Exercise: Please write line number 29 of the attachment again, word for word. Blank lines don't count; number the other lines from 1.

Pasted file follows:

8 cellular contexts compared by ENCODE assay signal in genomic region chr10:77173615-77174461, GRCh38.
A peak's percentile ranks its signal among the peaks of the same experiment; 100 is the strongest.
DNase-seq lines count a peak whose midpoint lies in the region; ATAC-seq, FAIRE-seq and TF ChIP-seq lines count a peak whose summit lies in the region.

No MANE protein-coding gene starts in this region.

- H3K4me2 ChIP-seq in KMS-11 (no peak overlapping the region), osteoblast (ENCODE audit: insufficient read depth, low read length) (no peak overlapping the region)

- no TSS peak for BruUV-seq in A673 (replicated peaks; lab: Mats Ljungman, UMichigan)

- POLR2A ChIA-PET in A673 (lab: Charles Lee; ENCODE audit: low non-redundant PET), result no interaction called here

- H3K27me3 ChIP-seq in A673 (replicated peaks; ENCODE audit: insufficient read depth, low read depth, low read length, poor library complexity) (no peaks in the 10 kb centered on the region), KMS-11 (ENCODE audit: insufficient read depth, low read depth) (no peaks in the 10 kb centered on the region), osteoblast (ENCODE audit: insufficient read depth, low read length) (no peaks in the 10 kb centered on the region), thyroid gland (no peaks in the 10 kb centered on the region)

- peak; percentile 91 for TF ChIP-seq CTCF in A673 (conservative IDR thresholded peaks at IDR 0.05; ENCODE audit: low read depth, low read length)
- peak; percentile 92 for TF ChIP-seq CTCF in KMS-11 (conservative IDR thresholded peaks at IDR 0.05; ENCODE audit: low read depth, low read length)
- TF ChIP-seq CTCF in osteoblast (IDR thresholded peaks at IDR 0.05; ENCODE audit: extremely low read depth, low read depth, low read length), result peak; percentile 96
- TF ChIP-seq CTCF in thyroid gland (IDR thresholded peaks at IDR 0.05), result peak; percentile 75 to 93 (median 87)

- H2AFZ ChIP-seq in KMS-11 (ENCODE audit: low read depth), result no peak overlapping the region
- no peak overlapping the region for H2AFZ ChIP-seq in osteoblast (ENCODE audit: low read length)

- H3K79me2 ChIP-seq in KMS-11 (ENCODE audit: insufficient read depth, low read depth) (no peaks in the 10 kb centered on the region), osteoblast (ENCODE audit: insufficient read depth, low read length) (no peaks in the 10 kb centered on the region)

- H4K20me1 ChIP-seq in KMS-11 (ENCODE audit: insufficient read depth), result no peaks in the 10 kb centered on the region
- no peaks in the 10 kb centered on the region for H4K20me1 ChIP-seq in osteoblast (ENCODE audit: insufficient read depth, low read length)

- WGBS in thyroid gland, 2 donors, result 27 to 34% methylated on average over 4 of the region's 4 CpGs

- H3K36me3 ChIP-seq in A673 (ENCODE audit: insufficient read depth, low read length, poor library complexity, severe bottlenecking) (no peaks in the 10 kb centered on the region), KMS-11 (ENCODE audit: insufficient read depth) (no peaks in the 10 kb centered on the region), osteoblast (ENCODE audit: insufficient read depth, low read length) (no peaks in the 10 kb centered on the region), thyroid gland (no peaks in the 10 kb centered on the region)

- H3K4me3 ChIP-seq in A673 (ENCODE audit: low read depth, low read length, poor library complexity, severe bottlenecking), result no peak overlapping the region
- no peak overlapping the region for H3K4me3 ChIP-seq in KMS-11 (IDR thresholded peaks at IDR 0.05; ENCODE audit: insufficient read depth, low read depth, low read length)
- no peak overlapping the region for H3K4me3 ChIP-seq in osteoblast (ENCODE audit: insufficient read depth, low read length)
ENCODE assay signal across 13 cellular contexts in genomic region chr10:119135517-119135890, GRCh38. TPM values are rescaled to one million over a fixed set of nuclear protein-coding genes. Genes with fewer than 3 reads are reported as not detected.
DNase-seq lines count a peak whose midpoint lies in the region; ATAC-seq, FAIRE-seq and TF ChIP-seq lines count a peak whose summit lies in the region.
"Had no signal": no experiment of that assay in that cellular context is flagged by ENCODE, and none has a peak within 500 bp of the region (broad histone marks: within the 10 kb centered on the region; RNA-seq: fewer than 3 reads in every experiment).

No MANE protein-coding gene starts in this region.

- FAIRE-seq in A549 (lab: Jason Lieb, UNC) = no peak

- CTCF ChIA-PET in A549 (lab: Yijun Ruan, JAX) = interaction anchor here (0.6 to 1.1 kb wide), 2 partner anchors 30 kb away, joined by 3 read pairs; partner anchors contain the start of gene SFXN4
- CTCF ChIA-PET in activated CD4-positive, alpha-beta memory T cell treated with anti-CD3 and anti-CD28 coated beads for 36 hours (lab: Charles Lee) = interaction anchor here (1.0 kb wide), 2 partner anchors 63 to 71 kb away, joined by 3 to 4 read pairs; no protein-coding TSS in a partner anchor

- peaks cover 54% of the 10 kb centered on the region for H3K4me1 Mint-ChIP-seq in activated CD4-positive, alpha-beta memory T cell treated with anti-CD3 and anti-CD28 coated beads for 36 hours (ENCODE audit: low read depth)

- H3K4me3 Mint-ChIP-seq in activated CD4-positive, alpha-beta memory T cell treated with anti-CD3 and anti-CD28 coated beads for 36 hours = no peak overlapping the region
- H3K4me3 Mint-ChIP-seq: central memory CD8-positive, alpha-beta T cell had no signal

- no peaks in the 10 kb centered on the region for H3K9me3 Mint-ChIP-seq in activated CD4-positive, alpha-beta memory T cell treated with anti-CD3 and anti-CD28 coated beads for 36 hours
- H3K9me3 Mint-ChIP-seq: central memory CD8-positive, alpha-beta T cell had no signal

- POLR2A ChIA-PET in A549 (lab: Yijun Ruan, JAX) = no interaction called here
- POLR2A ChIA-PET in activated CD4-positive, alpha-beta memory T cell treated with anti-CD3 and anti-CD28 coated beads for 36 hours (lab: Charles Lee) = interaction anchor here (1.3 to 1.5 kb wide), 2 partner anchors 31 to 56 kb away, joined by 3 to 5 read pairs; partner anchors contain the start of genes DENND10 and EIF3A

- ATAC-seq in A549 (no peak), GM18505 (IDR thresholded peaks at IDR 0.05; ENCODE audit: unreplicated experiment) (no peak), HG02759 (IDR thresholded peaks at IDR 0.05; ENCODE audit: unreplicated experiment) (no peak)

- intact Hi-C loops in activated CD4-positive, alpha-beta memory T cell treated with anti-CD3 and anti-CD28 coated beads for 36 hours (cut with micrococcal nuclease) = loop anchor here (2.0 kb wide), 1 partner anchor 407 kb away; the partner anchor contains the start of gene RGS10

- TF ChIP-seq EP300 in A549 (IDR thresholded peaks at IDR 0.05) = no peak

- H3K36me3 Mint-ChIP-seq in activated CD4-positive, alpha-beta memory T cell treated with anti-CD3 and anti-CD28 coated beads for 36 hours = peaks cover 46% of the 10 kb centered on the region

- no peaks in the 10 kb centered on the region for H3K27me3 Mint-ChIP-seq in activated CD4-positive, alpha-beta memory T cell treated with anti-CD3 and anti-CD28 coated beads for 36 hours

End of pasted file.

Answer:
- CTCF ChIA-PET in activated CD4-positive, alpha-beta memory T cell treated with anti-CD3 and anti-CD28 coated beads for 36 hours (lab: Charles Lee) = interaction anchor here (1.0 kb wide), 2 partner anchors 63 to 71 kb away, joined by 3 to 4 read pairs; no protein-coding TSS in a partner anchor